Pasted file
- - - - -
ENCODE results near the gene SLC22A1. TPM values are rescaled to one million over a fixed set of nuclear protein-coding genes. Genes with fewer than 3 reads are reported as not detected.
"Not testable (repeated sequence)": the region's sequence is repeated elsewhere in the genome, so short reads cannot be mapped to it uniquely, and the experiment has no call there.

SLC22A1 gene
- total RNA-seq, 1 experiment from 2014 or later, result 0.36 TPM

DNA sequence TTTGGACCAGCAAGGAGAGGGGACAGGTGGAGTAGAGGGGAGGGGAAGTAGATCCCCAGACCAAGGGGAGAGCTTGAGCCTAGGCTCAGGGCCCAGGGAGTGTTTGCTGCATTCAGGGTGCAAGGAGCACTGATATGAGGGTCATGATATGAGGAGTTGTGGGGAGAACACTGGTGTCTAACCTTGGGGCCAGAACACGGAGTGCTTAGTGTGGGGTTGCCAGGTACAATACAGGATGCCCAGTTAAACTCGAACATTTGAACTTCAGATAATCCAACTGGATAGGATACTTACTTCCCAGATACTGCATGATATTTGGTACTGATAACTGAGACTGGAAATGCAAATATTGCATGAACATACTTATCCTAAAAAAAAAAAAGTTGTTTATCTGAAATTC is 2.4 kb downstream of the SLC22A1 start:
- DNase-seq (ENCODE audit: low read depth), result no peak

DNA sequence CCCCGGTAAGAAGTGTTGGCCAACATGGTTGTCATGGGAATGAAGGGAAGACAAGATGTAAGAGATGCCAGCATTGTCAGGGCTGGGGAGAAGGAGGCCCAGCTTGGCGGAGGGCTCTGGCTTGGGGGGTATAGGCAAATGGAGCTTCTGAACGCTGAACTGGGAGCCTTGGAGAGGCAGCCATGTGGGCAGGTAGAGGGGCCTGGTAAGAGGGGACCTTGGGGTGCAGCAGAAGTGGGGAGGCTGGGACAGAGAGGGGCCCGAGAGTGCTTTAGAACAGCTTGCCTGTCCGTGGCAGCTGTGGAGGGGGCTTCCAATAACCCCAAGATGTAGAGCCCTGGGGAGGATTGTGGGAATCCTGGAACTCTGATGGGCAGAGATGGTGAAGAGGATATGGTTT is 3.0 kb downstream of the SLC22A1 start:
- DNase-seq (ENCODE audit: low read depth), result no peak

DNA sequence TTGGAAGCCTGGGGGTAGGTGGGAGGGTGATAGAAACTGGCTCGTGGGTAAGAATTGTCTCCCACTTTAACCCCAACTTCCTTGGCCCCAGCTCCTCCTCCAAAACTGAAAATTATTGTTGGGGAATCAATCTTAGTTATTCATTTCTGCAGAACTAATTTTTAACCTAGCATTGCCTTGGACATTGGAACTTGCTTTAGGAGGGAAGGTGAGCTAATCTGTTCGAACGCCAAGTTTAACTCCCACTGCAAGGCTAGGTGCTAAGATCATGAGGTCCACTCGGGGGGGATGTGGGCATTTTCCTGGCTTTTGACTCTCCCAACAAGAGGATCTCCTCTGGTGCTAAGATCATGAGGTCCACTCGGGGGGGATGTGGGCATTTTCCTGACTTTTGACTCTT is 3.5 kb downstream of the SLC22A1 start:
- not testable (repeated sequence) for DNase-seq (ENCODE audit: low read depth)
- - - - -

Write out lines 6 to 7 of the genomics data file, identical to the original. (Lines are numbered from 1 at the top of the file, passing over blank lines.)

- DNase-seq (ENCODE audit: low read depth), result no peak

DNA sequence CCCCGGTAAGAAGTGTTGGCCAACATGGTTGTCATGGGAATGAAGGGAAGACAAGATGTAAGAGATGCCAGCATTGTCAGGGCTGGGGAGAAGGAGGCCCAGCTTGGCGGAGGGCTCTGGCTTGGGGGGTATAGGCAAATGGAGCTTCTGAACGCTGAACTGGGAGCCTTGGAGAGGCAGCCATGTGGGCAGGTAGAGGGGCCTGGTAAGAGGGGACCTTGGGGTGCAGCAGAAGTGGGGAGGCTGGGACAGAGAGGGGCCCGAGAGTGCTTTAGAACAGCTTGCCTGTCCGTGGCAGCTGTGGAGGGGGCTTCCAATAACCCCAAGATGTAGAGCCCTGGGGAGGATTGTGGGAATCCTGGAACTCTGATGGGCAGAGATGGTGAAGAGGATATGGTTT is 3.0 kb downstream of the SLC22A1 start: